Ford Authority

NHTSA Seeking Airbag Recall That Affects 52 Million Vehicles

For a number of years, automakers that installed Takata airbags in their vehicles have dealt with countless recalls after defective inflators were found to be responsible for a number of serious injuries and deaths. The resulting cumulative recall became the largest in history, covering roughly six million vehicles across a number of automakers, including three million Ford models. Ford no longer uses Takata airbags in its vehicles, but is still facing legal repercussions from these issues, most recently being named as a defendant in a lawsuit claiming airbag inflators supplied by ARC Automotive Inc. of Knoxville, Tennessee are also defective, and the automaker was also part of a query from the National Highway Traffic Safety Administration (NHTSA) seeking information on the inflators used in airbags produced by ARC and Delphi Automotive last December. Now, the NHTSA is looking to force a recall for these units.

This move comes after the NHTSA tried to get ARC to issue a voluntary recall for the defective airbags – which may rupture and send dangerous metal fragments flying – back in May, which the company rejected. Thus, the agency issued an initial decision on the matter yesterday, and will hold a public meeting on October 5th as it attempts to force a recall.

If it is successful in doing so, this airbag recall – affecting an estimated 52 million vehicles, including those produced by Ford, General Motors, Stellantis, Toyota, Tesla, Hyundai, Kia, BMW, Volkswagen, and Mercedes-Benz vehicles from the 2000-2018 model years – would be one of the largest in history.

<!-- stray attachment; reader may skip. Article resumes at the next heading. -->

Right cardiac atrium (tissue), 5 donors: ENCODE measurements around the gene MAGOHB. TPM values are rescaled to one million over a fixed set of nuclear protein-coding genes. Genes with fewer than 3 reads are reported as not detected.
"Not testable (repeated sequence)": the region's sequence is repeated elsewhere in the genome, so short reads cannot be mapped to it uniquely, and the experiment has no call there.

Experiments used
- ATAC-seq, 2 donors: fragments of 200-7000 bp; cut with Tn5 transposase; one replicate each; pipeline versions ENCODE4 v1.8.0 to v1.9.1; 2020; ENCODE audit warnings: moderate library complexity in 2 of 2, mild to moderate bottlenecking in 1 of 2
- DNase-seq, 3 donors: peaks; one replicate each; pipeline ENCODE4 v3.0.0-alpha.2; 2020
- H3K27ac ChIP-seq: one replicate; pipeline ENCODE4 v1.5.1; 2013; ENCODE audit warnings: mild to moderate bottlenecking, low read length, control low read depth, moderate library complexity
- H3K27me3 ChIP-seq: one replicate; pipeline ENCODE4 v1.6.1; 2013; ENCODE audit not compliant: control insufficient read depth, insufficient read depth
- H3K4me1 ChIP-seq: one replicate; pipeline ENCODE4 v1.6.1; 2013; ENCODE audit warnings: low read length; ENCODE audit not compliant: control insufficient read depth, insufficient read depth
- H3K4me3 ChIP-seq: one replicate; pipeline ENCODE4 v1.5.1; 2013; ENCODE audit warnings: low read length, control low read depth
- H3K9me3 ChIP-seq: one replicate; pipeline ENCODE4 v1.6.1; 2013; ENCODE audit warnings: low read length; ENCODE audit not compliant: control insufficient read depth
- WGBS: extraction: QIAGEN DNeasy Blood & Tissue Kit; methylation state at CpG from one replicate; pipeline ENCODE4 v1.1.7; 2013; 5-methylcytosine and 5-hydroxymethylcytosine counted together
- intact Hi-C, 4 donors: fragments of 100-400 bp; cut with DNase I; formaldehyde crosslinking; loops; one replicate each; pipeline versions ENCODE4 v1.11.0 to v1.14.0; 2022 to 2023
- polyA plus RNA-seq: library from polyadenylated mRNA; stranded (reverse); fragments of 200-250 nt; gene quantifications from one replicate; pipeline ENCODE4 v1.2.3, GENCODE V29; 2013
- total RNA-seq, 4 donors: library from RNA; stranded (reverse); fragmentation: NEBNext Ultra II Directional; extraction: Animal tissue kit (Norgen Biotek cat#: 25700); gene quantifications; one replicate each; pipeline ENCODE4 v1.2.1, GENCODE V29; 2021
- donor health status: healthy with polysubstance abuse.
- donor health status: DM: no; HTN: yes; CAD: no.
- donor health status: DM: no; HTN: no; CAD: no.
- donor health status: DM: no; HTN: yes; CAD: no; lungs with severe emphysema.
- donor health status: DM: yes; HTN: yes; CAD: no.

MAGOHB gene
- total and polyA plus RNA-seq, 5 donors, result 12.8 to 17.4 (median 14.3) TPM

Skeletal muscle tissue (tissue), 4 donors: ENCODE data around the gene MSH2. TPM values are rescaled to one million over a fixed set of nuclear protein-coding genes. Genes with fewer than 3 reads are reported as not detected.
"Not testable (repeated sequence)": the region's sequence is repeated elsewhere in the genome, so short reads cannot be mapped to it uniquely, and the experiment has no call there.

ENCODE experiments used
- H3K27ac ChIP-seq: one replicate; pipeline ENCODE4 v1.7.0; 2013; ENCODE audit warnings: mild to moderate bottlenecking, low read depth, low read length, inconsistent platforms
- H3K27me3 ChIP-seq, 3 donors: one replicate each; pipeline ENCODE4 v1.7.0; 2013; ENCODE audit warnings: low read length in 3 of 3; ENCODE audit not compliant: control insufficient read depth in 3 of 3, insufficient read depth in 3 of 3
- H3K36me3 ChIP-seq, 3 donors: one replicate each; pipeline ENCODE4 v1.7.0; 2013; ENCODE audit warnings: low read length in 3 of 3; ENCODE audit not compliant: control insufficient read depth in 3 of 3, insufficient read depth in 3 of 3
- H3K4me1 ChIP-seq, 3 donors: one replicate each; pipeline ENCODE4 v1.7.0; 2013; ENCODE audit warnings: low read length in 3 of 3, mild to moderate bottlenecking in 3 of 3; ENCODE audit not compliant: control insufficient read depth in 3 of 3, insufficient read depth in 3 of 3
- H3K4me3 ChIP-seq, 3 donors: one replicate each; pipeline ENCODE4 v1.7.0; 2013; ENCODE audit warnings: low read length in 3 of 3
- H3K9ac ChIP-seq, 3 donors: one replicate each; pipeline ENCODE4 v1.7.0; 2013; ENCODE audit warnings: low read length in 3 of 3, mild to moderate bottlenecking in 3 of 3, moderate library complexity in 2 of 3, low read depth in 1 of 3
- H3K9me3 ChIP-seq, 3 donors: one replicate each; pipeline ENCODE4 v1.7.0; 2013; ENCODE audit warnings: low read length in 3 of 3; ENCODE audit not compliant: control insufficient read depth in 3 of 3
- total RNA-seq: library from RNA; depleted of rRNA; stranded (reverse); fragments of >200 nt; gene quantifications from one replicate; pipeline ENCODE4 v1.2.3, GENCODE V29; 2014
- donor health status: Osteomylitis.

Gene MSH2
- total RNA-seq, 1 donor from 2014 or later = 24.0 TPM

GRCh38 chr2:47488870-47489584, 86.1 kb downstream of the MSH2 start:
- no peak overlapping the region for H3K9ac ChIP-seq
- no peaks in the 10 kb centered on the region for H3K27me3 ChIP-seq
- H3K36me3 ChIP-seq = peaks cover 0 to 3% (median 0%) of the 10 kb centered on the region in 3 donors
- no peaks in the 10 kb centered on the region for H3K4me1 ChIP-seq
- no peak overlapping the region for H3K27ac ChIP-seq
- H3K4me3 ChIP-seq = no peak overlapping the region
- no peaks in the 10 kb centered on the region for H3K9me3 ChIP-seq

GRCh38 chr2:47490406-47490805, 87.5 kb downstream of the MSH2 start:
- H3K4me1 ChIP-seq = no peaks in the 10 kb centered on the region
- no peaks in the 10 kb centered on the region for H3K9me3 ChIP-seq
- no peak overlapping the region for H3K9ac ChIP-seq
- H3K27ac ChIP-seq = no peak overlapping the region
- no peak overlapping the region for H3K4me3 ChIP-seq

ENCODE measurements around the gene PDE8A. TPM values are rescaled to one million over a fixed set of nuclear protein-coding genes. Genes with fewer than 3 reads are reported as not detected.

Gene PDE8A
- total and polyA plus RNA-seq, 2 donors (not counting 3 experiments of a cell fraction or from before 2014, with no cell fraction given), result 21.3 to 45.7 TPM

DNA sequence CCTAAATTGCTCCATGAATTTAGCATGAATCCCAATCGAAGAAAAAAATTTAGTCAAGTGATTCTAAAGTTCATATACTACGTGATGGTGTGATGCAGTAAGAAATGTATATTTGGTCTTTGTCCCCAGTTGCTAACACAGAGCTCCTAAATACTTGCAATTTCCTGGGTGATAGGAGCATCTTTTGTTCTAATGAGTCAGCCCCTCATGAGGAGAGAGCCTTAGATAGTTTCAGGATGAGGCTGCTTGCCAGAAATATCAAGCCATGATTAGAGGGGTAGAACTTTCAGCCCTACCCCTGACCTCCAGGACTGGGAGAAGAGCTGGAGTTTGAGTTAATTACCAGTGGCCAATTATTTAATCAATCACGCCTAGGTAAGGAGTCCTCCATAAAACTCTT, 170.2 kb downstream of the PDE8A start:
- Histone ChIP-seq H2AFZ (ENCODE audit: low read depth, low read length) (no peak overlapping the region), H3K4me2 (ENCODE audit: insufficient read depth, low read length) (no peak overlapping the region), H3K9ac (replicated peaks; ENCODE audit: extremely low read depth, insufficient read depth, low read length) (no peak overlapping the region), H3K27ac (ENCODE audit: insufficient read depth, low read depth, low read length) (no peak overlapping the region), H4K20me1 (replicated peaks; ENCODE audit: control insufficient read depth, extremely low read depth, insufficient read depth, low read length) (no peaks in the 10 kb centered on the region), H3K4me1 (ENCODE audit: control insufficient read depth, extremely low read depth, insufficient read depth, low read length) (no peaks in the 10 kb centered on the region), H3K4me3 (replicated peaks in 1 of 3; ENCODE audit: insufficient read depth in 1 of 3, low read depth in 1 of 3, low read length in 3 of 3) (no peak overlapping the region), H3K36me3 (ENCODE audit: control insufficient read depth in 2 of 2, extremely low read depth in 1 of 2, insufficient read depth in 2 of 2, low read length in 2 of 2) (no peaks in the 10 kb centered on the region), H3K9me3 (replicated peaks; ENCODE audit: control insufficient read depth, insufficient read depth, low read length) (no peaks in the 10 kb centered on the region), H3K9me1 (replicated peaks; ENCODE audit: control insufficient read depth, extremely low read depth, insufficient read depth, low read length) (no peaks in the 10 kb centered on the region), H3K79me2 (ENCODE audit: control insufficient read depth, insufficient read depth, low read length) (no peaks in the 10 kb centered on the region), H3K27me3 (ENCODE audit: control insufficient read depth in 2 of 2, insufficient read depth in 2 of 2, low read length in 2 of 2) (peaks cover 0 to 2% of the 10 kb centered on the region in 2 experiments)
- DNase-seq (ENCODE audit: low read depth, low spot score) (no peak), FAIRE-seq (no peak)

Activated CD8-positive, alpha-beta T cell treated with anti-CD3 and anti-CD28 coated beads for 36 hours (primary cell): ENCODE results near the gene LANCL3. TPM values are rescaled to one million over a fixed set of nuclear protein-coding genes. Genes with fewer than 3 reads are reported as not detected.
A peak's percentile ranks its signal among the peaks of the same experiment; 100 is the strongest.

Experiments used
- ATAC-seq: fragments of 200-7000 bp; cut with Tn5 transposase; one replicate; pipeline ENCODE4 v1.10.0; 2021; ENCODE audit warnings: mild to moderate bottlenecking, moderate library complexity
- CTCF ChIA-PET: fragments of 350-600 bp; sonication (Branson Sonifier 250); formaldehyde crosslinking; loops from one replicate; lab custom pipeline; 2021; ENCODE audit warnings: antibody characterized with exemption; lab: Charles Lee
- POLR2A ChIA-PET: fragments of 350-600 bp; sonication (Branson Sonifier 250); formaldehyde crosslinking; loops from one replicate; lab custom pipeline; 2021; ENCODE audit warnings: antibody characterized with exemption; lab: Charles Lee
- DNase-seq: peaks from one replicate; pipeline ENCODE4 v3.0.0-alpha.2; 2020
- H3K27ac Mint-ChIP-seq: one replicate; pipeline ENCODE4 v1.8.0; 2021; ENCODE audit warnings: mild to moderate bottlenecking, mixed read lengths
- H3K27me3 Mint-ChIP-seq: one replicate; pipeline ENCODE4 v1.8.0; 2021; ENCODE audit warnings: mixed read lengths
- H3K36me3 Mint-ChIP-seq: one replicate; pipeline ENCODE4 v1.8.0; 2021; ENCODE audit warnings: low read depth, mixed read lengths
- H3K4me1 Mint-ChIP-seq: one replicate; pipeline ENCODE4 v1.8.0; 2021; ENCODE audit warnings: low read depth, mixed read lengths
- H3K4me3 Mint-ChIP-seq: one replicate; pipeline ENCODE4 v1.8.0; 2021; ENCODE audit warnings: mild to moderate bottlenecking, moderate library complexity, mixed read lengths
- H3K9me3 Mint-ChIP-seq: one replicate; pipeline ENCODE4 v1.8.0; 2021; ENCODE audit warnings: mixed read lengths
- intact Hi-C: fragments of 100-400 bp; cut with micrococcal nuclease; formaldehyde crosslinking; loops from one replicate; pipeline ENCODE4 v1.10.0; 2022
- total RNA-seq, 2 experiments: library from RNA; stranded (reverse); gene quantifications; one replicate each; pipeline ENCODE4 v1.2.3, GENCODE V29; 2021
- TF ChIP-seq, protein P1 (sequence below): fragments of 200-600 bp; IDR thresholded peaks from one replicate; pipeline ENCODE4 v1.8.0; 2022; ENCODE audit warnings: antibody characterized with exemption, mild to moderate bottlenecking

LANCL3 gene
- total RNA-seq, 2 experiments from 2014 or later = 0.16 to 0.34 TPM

Thus far, the NHTSA is aware of seven confirmed airbag inflator ruptures in the U.S. that can be directly attributed to this defect, which resulted in seven injuries and one death. The agency notes that back in January 2018, ARC began installing devices on its inflator manufacturing lines that are used to detect excesses of a hardened byproduct of welding known as weld slag – the potential cause of this issue – which is believed to have corrected the problem.

We’ll have more on this matter soon, so be sure and subscribe to Ford Authority for non-stop Ford news coverage.

Brett's lost track of all the Fords he's owned over the years and how much he's spent modifying them, but his current money pits include an S550 Mustang and 13th gen F-150.

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  1. Mick1

    Here we go again.

  2. philip tilley

    So much for safety, if we didn’t have these item’s in car’s we wouldn’t have problem’s generated by them, I think all the driver aid’s we have in car’s of today just make people drive faster.

  3. Randy

    While I am OK with all the various things added over the years for safety these systems can fail. Putting explosives in a car? What’s the shelf life of an airbag? Does the explosives deteriorate into a less effective material or does it get unstable? You can try and idiot proof it but you are kidding yourself, you can’t fix stupid.
    They worry about these airbags, which they should, but hey, technology is so wonderful lets develop self driving cars, trucks, even semis, can’t see any problems with this.


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